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The Horse's Mouth
cast: Alec Guinness, Kay Walsh, Mike Morgan, Michael Gough, and Renee Houston

director: Ronald Neame

91 minutes (PG) 1958
Eureka DVD Region 2 retail
[released 20 October]

RATING: 8/10
reviewed by J.C. Hartley
A critic once wrote that where this film fell down was in using the work of 'kitchen sink' painter John Bratby to represent Gulley Jimson's paintings. Whereas the fashions of the 1960s, with the trend for pop art, would have made Bratby's canvasses look hopelessly out of step, in our more eclectic times we can indulge the choice.

Films about art tend to focus on the artist's struggle; they are invariably portrayed as maverick loners battling a system that does not appreciate or understand them, if indeed they wish to be understood or appreciated. This film, based on Joyce Carey's novel, follows the trend, but makes a comedy of what in its literary form was more of a social and political commentary. Some of the darker areas of Jimson's character and deeds are glossed over, and the ending is substantially lighter in tone.

The artist's struggle is probably not something modern audiences are particularly interested in. Modern art is increasingly impenetrable; conceptual art is a bête-noir for The Daily Mail demographic, lights going on and off, people sprinting through galleries, poo on plinths, and artists wielding chainsaws. In actual fact it is perfectly acceptable to enjoy Banksy, Anthony Gormley, and Richard Long, and turn your nose up at the work of Damien Hirst and Tracey Emin, or the other way about. Unfortunately limited consumer attention spans favour polarisation of opinion; 'I don't know about art but I know what I like' is actually a more thoughtful response than 'I hate modern art'.

The film opens with Gulley Jimson (Alec Guinness, Our Man In Havana) being released from prison. He has been persecuting a collector Hickson (Ernest Thesiger, Bride Of Frankenstein) who he believes has cheated him out of money for his paintings. Jimson is attended by Nosey (Mike Morgan, who tragically died of meningitis during filming) an earnest acolyte to Jimson's reluctant mentor. When Jimson receives a letter from millionaire collectors Sir William and Lady Beeder, wishing to buy some early work, he is accompanied by his landlady friend Coker (Kay Walsh, Oliver Twist) to the home of his ex-wife Sara (Renee Houston, Repulsion), and to Hickson, to try and acquire his missing paintings. A visit to the Beeders' inspires him to create a mural on one of the walls of their apartment in their absence, but the combination of his selfish artistic vision and the arrival of equally selfish sculptor Abel (Michael Gough, Batman And Robin) lead to vandalism. Hickson's death, and his gift to the nation of Jimson's early work bring about a reassessment of the artist's career and he embarks upon a giant mural in a church marked for demolition.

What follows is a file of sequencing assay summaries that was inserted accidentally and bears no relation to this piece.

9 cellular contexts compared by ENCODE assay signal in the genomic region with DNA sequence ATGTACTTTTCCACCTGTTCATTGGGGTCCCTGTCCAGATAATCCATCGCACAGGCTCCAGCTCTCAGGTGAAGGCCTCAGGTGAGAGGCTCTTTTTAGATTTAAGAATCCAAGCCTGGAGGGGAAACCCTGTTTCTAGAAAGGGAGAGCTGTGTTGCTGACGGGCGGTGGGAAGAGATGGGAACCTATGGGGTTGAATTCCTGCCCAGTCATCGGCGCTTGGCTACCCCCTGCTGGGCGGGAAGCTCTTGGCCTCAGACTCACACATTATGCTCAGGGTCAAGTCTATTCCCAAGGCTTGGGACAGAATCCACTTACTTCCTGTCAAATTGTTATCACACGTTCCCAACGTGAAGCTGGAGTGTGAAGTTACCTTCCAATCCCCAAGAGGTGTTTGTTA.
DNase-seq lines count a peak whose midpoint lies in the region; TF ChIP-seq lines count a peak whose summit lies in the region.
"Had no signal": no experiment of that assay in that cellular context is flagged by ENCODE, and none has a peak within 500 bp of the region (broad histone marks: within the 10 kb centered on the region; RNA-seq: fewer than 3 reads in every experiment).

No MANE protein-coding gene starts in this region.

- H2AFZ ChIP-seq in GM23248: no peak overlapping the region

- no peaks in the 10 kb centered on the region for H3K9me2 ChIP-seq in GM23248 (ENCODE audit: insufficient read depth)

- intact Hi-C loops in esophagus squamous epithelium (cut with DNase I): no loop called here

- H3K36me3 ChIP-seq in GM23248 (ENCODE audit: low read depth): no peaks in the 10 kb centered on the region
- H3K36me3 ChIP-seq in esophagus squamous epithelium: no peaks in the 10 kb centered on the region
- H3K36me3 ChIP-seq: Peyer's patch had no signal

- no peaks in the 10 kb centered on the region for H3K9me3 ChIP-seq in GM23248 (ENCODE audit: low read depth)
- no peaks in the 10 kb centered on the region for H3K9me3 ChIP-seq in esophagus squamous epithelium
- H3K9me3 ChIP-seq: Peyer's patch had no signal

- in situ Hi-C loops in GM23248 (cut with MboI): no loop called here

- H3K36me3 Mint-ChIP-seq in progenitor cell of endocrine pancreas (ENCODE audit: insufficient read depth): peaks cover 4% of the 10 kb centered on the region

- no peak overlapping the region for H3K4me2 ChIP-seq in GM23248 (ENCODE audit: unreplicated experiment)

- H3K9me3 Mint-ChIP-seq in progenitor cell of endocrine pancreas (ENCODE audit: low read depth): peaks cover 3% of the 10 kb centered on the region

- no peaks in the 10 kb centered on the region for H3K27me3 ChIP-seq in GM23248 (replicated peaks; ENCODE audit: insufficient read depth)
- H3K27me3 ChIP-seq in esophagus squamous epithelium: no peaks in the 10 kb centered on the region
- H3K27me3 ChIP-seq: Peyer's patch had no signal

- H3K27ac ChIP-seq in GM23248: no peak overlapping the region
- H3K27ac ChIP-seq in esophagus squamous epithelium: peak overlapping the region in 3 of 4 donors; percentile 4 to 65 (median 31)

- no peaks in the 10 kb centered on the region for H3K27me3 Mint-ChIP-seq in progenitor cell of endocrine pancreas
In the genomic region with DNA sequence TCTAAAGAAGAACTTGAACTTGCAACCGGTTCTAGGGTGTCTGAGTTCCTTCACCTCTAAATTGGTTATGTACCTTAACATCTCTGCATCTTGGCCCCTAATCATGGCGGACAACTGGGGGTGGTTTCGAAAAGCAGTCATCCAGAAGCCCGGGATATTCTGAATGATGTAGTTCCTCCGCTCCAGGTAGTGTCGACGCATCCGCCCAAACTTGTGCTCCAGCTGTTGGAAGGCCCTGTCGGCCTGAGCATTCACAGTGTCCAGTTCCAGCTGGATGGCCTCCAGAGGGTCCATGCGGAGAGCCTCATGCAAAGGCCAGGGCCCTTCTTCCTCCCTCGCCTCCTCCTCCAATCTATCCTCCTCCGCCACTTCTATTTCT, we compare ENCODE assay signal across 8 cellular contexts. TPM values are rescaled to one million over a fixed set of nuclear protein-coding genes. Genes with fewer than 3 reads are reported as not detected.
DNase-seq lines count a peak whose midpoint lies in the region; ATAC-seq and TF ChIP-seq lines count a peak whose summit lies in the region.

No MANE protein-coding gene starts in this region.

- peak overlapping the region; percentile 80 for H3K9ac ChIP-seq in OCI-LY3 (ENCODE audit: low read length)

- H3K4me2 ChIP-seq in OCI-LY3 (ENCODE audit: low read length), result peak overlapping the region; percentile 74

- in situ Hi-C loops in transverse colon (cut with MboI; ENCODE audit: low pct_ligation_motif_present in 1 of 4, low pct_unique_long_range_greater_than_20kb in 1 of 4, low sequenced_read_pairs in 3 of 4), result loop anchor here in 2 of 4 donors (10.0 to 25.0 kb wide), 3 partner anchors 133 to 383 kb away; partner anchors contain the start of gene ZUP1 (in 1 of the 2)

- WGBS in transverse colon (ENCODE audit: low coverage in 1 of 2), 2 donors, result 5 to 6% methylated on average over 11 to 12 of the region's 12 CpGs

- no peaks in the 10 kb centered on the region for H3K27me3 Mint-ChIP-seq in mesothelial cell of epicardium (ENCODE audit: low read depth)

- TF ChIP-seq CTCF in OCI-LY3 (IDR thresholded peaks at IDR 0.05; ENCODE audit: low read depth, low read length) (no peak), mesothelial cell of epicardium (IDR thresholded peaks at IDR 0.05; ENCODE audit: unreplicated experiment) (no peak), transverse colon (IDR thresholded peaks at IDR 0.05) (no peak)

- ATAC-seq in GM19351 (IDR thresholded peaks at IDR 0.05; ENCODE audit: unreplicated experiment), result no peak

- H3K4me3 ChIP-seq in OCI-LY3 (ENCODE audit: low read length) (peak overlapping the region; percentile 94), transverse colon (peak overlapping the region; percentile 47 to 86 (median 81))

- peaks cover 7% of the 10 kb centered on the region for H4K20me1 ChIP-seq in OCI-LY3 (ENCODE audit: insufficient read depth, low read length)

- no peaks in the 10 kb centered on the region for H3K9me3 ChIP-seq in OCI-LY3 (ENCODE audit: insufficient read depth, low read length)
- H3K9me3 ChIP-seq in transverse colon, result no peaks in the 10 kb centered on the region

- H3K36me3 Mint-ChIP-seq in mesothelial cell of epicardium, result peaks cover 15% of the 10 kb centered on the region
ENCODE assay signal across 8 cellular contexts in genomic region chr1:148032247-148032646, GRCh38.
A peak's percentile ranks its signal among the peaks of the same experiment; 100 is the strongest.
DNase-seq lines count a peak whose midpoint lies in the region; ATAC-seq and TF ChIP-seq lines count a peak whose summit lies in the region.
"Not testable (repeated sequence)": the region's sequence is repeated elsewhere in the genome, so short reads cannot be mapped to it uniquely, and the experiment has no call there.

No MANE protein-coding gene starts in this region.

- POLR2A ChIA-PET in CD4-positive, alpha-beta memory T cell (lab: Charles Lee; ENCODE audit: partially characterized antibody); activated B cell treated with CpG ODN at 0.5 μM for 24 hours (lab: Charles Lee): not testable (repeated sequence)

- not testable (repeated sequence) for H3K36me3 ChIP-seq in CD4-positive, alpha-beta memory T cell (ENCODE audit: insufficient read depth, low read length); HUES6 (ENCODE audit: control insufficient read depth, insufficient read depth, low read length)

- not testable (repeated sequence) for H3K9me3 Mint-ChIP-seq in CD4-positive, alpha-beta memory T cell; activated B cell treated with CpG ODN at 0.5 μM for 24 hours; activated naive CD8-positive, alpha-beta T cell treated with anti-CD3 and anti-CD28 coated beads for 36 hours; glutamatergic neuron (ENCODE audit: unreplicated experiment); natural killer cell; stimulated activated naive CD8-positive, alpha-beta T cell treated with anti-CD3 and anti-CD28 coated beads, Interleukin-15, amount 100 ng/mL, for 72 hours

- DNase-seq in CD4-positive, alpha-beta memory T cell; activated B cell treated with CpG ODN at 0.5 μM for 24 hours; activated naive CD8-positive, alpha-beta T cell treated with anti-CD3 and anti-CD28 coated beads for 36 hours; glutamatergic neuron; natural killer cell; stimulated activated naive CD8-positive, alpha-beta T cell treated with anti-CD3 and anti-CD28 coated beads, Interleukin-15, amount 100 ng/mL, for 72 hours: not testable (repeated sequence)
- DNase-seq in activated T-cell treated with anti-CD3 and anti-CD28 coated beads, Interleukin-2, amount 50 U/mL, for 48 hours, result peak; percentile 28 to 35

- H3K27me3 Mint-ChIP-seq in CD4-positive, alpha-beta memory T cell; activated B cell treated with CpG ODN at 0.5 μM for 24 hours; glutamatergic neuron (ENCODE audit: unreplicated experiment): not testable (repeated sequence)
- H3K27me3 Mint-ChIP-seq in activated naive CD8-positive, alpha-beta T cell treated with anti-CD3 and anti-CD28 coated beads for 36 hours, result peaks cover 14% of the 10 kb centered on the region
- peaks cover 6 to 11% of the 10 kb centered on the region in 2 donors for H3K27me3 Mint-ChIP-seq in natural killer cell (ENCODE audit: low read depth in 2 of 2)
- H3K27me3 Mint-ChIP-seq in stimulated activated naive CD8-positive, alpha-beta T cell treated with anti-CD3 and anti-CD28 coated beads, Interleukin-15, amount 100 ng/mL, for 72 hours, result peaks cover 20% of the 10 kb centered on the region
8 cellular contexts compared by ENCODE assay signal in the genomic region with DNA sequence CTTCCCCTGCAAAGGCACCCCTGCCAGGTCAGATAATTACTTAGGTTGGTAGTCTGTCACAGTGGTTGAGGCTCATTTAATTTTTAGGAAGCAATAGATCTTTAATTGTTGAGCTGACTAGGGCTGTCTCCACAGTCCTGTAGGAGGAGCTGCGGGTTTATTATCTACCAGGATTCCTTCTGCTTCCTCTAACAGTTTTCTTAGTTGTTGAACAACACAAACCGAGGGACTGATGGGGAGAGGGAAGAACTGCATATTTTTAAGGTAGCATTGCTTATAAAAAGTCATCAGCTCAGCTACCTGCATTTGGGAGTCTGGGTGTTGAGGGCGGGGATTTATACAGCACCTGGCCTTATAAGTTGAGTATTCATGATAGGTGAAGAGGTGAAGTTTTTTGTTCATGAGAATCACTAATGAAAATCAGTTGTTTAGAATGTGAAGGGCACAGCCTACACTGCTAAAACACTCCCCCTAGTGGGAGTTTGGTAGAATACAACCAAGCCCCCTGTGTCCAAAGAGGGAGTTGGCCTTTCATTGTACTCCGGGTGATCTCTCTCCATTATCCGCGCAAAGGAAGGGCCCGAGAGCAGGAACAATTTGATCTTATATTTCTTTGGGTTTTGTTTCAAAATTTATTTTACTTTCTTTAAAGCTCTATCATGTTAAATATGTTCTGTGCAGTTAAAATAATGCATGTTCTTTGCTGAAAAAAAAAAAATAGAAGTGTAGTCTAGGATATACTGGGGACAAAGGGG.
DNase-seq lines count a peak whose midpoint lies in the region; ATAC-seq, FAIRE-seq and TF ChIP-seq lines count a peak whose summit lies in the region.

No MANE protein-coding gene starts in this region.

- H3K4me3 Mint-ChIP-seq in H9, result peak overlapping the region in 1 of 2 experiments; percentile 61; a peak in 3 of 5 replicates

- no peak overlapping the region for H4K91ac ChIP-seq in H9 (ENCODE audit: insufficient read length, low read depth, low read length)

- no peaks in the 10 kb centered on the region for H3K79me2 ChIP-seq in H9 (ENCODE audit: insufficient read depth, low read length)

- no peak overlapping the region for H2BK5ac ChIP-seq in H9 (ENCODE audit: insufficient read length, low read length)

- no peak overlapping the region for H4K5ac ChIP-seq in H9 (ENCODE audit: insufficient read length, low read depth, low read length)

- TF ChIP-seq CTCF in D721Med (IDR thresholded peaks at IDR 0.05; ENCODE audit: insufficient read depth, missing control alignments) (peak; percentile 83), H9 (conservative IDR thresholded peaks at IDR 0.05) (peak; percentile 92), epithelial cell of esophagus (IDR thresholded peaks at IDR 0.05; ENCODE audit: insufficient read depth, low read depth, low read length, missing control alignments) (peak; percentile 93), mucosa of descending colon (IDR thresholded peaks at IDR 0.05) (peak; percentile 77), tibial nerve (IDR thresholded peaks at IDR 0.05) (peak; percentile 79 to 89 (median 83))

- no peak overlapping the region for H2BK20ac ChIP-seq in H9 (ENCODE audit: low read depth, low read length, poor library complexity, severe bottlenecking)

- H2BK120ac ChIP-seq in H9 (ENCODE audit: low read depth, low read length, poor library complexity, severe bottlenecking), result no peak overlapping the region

The soundtrack music is from Prokofiev's Lieutenant Kije, the 'Emperor's New Clothes' style satire on bureaucrats forced to invent exploits for a non-existent army officer for fear of contradicting the Tsar. Whether this theme is appropriated for the film to highlight the vagaries of the art world, or simply because it is nice and jaunty, is unknown.

Guinness wrote the screenplay and dominates a movie of sound performances; Kay Walsh and Renee Houston are excellent. Guinness' skill is in making the audience warm to a character that is far from likeable at first sight. Scruffy, with a scuttling, skipping gait, and a harsh timbre to his voice, Jimson comes across like Albert Steptoe. By the end of the film he has acquired a kind of majestic dignity.

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